- in the case of individuals, when combined with spouse, having any of the following characteristics –
- net asset value (excluding permanent residence) of at least Baht 70 million;
- annual income of at least Baht 10 million, or, if not combined with spouse, at least Baht 7 million; or
- direct investment in securities or derivatives of at least Baht 25 million, or, if the calculation also includes deposits, at least Baht 50 million.
II. Relaxation of the Regulation on Investment by Private Funds
Similar to the UI Fund, private funds can now invest in any type of financial instruments and financial transactions, including high-risks products, without being subject to any investment limit (even the product limit applicable to the UI Fund). The only difference regarding permissible investment between the UI Fund and private funds is that private funds cannot borrow money or enter into any repo transaction.
III. Impact of the New Regulation
As a Thai mutual fund can only invest in an offshore fund or collective investment scheme (CIS) that invest in assets in which the Thai fund is permitted to invest (i.e. look-through concept), with UI Fund introduced, an asset management company in Thailand can now set up a UI Fund as a feeder fund to offer to Thai qualified investors. The UI can then invest into an offshore master fund without the concern of matching the investment policy and limits applied by an offshore master fund with the restrictive and complex permissible investment and limit applicable to Thai fund as the only limits applied are the product limits for deposit investment and borrowing transactions.
Baker McKenzie will continue to provide updates should further development occur.
1 CMSB Notification No. TorNor. 15/2560.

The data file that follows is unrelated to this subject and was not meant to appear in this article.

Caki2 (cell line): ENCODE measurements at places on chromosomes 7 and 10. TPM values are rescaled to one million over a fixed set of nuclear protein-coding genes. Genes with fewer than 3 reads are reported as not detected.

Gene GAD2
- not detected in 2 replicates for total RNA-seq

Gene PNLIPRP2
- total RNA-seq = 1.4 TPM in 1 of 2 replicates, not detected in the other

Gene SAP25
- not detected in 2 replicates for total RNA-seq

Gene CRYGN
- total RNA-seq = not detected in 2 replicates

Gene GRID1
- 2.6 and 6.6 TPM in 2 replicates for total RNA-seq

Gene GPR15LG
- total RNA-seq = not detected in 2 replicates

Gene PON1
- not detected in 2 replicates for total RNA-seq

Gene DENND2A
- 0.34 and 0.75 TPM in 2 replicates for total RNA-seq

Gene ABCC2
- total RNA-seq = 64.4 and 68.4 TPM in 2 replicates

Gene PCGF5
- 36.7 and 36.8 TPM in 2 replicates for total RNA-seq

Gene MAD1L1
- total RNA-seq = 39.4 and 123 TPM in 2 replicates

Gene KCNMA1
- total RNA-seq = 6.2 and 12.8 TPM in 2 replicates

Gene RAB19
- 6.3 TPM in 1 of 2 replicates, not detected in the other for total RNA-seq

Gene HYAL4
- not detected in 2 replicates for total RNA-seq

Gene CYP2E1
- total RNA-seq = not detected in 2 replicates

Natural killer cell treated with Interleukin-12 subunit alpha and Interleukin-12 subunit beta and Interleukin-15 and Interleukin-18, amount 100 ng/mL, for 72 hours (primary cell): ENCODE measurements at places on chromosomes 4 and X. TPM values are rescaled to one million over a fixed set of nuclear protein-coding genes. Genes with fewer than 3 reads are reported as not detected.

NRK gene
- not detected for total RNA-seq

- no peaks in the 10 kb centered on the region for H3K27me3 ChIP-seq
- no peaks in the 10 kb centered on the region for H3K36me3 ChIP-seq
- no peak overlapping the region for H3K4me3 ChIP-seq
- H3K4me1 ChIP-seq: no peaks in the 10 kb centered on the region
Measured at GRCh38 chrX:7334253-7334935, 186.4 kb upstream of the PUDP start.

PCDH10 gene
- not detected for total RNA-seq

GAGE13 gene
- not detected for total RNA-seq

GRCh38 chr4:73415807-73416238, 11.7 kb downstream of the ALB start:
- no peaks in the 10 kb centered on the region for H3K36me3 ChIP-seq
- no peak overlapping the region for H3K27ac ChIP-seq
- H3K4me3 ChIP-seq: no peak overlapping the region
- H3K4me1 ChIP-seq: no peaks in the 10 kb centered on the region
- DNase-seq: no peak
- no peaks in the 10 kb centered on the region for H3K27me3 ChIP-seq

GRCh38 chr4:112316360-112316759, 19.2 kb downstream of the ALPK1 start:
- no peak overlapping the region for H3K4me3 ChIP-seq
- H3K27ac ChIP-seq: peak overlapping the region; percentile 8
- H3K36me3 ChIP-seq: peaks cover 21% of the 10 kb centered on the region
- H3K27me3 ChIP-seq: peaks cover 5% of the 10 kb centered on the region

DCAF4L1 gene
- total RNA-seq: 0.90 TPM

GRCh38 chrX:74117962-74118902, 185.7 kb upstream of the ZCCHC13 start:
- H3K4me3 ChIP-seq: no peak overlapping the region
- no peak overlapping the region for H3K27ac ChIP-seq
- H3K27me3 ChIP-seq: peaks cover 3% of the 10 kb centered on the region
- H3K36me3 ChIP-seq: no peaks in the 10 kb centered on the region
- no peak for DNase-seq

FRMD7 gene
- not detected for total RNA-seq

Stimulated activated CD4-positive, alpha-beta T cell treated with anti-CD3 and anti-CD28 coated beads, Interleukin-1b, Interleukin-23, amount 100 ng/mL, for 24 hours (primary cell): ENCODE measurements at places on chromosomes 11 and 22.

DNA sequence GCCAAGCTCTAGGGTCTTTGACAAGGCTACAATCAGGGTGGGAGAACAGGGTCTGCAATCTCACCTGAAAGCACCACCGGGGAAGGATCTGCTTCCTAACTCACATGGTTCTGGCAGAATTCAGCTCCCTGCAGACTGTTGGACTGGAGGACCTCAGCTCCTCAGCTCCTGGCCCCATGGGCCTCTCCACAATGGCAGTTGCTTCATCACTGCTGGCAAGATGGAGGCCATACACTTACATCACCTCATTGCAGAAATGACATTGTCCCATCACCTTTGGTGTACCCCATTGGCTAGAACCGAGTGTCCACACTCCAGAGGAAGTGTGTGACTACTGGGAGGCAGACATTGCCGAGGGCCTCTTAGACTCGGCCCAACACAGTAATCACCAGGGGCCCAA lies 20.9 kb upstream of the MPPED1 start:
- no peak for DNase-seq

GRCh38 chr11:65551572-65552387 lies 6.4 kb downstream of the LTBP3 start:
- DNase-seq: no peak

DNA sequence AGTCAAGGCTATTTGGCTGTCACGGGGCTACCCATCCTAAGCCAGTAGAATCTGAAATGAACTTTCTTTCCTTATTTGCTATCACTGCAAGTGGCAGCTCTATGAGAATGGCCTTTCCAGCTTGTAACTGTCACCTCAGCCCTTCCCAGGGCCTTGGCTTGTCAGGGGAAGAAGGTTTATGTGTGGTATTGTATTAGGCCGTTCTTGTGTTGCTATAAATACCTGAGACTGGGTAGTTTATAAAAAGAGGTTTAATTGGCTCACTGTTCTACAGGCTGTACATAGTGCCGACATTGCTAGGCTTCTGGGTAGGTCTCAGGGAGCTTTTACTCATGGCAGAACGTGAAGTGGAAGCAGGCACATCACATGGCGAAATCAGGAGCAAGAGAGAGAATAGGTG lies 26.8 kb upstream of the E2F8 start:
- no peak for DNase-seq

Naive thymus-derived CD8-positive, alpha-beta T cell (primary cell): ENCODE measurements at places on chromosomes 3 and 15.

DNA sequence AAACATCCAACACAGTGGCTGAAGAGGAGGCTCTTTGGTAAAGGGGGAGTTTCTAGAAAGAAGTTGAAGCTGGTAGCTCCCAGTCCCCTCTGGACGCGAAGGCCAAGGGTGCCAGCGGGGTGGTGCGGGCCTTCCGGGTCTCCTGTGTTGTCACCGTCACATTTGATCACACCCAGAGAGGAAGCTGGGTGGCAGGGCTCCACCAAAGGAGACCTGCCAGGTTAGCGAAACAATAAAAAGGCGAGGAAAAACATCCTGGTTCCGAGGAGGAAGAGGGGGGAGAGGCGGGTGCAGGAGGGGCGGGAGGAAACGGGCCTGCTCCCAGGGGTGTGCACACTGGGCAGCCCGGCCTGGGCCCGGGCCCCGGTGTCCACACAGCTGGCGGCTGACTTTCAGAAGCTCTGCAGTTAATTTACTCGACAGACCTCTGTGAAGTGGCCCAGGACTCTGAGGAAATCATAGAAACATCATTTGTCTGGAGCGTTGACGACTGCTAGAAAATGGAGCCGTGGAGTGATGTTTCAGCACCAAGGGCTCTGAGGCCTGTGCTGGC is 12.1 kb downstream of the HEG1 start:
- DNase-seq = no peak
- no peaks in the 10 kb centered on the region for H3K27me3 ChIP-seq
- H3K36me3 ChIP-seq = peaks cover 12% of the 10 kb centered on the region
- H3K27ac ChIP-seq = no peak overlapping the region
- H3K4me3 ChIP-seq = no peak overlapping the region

2 CMSB Notification No. TorNor. 87/2558, as amended by CMSB Notification No. TorNor. 14/2560.
3 Short sale transactions are subject to conditions pursuant to clause 14 of CMSB Notification No. TorNor. 14/2560.
4 Thai institutional investors are: (1) the Bank of Thailand; (2) commercial banks; (3) banks established under specific laws; (4) finance companies; (5) credit fonciers; (6) securities companies; (7) non-life insurance companies; (8) life insurance companies; (9) mutual funds; (10) private funds managed by securities companies for investment of investor under (1) to (9) or (11) to (25), or high net-worth investors; (11) provident funds; (12) the Government Pension Fund; (13) the Social Security Fund; (14) the National Savings Fund; (15) the Financial Institution Development Fund; (16) derivatives business operators under the law on derivatives; (17) futures business operators under the law on agricultural futures trading; (18) international financial institutions; (19) Deposit Protection Agency; (20) the Stock Exchange of Thailand; (21) juristic persons in the category of statutory corporation; (22) juristic persons whose shares are held by persons under (1) to (21), in aggregate, exceeding 75 percent of all shares with voting rights; (23) foreign investors having similar characteristics to persons under (1) to (22); (24) fund managers or derivatives fund managers pursuant to the CMSB Notification on personnel in the capital market business; and (25) any other investors as specified by the SEC Office.
For further information, please contact:
Komkrit Kietduriyakul, Partner, Baker & McKenzie